Today’s Magnitude-4.1 Joshua Tree, CA, quake and seismic swarm appear to be delayed aftershocks of the 1999 M=7.1 Hector Mine earthquake

24 Jan 2016  |  Quake Insight

The M=4.1 is part of a very shallow 12-day-long seismic swarm

A magnitude-4.1 shock struck at very shallow depth (2-5 km, or 1-3 mi) today. The event is the largest shock in a seismic swarm that begin 12 days ago; all the events in the swarm are equally shallow. The M=4.1 quake locates 4 km (2 mi) NW of a short unnamed fault oriented SW-NE, and 15 km (10 mi) east of the Lavic Lake fault rupture of the 1999 M=7.1 Hector Mine earthquake. Focal mechanisms for the event are inconsistent; it could be a ‘normal’ event parallel to the unnamed fault, or possibly a right-lateral/reverse event striking parallel to the Lavic Lake fault. Neither are what one would have expected in this fault system.

Temblor map of today’s M=4.1 quake (red dots), the preceding 12-day-long seismic swarm (green dots) and to surrounding active faults (red lines) and the 1999 M=7.1 Hector Mine, CA, rupture.

M=4.1 was probably promoted by the M=7.1 Hector Mine quake that struck 17 years ago

What is fascinating about the Joshua Tree swarm is its relationship to the M=7.1 shock that struck 17 years ago. The swarm lies in a stress lobe that was brought closer to ‘Coulomb’ failure by the M=7.1 mainshock. The Coulomb stress assumes that faults are most likely to fail when they are sheared and unclamped.  A study by Fialko et al in Science in 2002 calculated that the site of today’s quake was strongly stressed by the 1999 mainshock. Fialko et al assumed that the surrounding faults were oriented similar to the main rupture, an assumption currently uncertain. But the M=4.1 event nevertheless points to the importance of Coulomb stress change calculations to forecast where subsequent quakes might be more likely to strike (red zones in the maps below), and less likely (blue zones).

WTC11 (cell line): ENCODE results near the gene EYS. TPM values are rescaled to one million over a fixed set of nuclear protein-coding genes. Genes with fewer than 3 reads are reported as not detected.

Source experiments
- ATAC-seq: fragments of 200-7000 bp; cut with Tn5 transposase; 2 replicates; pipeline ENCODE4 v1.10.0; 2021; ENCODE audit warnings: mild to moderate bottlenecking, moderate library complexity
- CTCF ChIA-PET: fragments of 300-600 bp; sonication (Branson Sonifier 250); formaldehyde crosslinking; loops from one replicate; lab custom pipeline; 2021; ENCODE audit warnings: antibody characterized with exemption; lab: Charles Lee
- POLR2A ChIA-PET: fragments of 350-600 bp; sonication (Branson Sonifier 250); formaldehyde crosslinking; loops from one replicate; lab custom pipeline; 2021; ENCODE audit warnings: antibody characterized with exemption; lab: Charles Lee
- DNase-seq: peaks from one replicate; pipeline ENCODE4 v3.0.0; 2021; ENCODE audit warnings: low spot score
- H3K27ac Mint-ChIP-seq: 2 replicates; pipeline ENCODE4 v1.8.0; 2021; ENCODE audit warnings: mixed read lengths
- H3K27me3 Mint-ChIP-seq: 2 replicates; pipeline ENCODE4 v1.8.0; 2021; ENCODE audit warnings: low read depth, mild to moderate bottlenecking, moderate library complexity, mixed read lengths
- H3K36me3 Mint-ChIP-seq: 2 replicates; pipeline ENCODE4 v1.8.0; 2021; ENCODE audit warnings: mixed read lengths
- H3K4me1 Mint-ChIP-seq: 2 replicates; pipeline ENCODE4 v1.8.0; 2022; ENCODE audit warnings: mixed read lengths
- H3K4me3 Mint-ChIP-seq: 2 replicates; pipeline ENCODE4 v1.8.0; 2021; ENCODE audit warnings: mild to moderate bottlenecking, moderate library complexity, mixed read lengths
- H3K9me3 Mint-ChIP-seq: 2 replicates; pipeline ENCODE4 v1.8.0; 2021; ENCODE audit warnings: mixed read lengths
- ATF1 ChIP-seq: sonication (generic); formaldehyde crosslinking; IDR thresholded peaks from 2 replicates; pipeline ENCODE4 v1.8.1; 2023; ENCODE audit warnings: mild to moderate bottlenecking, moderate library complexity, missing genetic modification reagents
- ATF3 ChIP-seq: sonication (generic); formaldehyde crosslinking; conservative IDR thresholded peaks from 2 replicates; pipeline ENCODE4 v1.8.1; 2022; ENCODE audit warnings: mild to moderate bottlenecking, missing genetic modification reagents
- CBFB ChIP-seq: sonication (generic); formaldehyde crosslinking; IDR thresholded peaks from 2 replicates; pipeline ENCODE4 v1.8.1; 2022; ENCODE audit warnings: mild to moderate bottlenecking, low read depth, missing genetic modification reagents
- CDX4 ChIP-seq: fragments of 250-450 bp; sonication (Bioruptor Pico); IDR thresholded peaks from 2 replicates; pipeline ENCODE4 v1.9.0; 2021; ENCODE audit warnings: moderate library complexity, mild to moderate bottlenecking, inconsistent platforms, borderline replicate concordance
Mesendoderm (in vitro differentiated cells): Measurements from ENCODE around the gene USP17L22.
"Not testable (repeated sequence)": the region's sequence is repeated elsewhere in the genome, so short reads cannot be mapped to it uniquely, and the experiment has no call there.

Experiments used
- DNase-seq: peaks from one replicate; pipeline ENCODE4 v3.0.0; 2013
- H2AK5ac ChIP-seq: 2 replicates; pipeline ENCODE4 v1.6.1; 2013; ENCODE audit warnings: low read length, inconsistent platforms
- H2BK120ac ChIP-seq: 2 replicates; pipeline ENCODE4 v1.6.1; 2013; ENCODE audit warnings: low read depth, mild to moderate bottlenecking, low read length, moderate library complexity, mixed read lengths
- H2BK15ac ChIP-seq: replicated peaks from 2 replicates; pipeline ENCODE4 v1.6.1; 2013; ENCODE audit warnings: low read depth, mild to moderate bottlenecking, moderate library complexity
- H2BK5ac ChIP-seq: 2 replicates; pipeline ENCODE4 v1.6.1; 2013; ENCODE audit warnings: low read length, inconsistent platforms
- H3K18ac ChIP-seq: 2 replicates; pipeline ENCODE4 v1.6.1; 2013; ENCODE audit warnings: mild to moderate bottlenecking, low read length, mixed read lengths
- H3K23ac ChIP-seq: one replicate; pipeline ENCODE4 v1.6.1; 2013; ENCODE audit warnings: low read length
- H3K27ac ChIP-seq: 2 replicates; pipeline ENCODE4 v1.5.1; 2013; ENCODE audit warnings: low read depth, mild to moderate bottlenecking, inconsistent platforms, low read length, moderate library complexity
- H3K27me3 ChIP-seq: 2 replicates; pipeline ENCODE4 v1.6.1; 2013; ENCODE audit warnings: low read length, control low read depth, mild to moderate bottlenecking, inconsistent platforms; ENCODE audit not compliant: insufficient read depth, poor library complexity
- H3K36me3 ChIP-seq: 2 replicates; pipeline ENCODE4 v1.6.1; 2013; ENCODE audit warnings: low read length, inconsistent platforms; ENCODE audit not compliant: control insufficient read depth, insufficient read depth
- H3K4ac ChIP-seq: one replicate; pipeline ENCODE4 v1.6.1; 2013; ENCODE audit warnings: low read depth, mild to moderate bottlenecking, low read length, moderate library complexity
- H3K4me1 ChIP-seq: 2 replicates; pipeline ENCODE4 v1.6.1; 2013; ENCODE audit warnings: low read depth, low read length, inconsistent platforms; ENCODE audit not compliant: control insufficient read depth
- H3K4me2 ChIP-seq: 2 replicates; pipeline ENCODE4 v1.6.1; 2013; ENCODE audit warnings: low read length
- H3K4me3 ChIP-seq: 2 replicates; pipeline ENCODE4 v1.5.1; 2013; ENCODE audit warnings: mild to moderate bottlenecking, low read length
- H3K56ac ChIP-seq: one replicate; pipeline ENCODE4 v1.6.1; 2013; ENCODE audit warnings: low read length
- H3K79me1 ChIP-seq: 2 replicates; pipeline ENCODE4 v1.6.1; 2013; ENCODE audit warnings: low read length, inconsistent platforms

The stress imparted by the 1999 M=7.1 Hector Mine, CA, rupture brought the site of the 24 Jan 2016 M=4.1 quake closer to failure. The permanent or ‘static’ Coulomb stress change is shown at left, and the peak dynamic stress carried by the seismic waves is shown at right. The dynamic stresses are 5-10 times larger at the site of the M=4.1 event than the static stresses, but they lasted about a minute 17 years ago, whereas the static stresses do not diminish, and so likely continue to exert an influence on seismicity. (1 MPa is about 1/4 the typical car tire pressure; 5 MPa is about the pressure in a bicycle tire). Figure modified from Yuri Fialko, David Sandwell, Duncan Agnew, Mark Simons, Peter Shearer, and Jean-Bernard Minster (Science, 2002).

Ross Stein and Volkan Sevilgen, Temblor

Data from USGS, Caltech/USGS Southern California Seismic Network, California Geological Survey, and Fialko et al. (Science, 2002)

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